As the battle over President Donald Trump’s federal taxes intensifies in Washington, Gov. Andrew Cuomo of New York signed a bill Monday to allow congressional committees to access the president’s state tax returns.
The bill requires state tax officials to release the president’s state returns for any “specified and legitimate legislative purpose” on the request of the chair of one of three congressional committees: the House Ways and Means Committee, the Senate Finance Committee and the Joint Committee on Taxation.
It is effective immediately, though it is unclear whether it would be challenged by the Trump administration, or used by the congressional committees; the Ways and Means Committee, for instance, has said previously that it remains focused on pursuing Trump’s federal tax information.
Still, the state tax documents from New York — the president’s home state and business headquarters — would likely contain much of the same information as the contested federal returns, tax experts say.
Democrats in Washington have been unable to obtain Trump’s federal returns. The House Ways and Means Committee has unsuccessfully sought six years of the president’s personal and business tax returns, and last week the House of Representatives sued the Treasury Department and the IRS to try to force them to release the returns.
Cuomo, a third-term Democrat and frequent critic of Trump, said that signing the bill would help Congress “fulfill its constitutional responsibilities, strengthen our democratic system and ensure that no one is above the law.”
The Legislature had passed the measure in late May. Dani Lever, a spokeswoman for the governor, said that the six-week delay in signing the bill was because the governor’s office needed to do a diligent analysis of the legislation and its amendments.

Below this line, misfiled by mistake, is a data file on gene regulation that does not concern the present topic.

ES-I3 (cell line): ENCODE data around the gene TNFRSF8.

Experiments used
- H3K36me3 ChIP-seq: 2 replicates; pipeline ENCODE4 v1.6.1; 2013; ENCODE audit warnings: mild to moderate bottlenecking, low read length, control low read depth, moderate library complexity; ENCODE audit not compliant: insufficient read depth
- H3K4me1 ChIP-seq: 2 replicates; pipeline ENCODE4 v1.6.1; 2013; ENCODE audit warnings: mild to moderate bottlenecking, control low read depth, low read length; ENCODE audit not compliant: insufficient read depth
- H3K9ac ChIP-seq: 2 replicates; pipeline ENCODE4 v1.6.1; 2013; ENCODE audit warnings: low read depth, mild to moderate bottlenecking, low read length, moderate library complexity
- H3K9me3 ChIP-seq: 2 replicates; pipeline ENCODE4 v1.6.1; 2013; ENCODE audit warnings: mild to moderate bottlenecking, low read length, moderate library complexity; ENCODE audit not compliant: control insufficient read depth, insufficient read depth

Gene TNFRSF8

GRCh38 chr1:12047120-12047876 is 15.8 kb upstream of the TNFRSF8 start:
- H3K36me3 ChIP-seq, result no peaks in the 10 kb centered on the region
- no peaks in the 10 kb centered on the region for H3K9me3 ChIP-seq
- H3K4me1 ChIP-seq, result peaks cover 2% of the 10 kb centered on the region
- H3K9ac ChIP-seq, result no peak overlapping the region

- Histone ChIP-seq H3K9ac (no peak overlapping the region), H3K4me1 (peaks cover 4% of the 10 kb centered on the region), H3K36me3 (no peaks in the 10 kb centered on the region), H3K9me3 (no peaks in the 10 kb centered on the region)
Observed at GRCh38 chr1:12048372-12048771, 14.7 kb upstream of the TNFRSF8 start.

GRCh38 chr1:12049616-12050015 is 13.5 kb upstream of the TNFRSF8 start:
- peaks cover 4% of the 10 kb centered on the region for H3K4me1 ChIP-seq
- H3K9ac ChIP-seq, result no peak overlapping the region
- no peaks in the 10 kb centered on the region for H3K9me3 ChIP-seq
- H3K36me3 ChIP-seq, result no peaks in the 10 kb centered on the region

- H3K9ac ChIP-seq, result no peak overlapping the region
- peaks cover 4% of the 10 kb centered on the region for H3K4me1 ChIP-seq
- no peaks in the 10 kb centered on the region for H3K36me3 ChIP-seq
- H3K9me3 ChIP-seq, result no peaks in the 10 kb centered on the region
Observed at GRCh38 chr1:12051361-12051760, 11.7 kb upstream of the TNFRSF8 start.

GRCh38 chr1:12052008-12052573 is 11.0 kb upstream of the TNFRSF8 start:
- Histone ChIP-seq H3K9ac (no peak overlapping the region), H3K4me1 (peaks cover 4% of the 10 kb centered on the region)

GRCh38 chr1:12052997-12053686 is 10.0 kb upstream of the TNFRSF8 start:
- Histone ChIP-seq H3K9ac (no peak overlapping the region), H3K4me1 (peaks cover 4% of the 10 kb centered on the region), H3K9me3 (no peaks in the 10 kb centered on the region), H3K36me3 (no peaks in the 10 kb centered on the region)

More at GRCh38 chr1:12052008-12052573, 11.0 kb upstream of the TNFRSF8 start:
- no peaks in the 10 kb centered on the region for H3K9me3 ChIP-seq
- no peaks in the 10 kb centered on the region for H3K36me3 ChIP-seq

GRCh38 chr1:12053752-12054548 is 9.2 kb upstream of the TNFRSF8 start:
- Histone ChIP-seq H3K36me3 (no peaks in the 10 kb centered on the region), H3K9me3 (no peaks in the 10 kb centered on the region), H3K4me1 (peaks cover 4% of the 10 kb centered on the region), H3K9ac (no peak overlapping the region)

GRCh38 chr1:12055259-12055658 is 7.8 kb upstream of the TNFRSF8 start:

“Any responsible government would thoroughly review this bill, just as we will with more than 930 bills passed this session,” Lever said, noting “how high the stakes are of this particular legislation.”
The bill signing is the latest in an escalating series of statements and actions that the Cuomo administration has taken against Trump or his policies.
Last week, the president used Twitter to lash out at Cuomo and the state attorney general, Letitia James.
Without mentioning James by name, the president said she was “harassing all of my New York businesses in search of anything at all they can find to make me look as bad as possible.”
James’ office is investigating the financing behind several major Trump Organization projects and a failed effort to buy the Buffalo Bills of the NFL in 2014, and has issued subpoenas to Deutsche Bank and Investors Bank.
After Trump’s tirade, Cuomo responded, “If he is worried about law enforcement, he shouldn’t break the law.”
On Wednesday, Cuomo called for a probe into the Trump administration’s handling of relief efforts after Hurricane Maria devastated Puerto Rico, blaming the island’s slow recovery on “President Trump’s neglect and refusal to provide adequate assistance.”
Two days later, the governor slammed the president for continuing his efforts to include a citizenship question on the U.S. census, accusing Trump of “using the census as a political pawn in his anti-immigrant agenda.”
Now, Cuomo is pushing forward to give Congress a path to obtain Trump’s state tax returns. The White House had no immediate comment on the governor’s decision to sign the bill.
The bill has been harshly criticized by Republicans in New York and elsewhere as a “bill of attainder” — an unconstitutional piece of legislation aimed at a single person or group — as well as a potential invasion of privacy. In a statement, Cuomo agreed that “tax secrecy is paramount,” with, however, “the exception being for bona fide investigative and law enforcement purposes.”
Legal challenges could await. Trump has previously said that he is ready to take the fight over his federal tax returns to the Supreme Court.
But there have been several amendments made to the New York bill to address potential legal concerns, according to the bill’s supporters, including broadening its focus to cover an array of public officials, federal executive branch employees and political party leaders.
Assemblyman David Buchwald, who sponsored the bill in Albany’s lower chamber, called the governor’s actions “a momentous step,” a sentiment echoed by his Senate counterpart, Brad Hoylman, a Democrat from Manhattan.
“Our legislation isn’t about one person,” Hoylman said. “It’s about assisting Congress in its oversight abilities.”
In May, the New York Legislature also passed a bill to allow state prosecutors to pursue charges against any individual granted a presidential pardon for similar federal crimes, closing a loophole some in Albany feared would be exploited by Trump seeking to indemnify former associates. That bill is also awaiting the governor’s signature.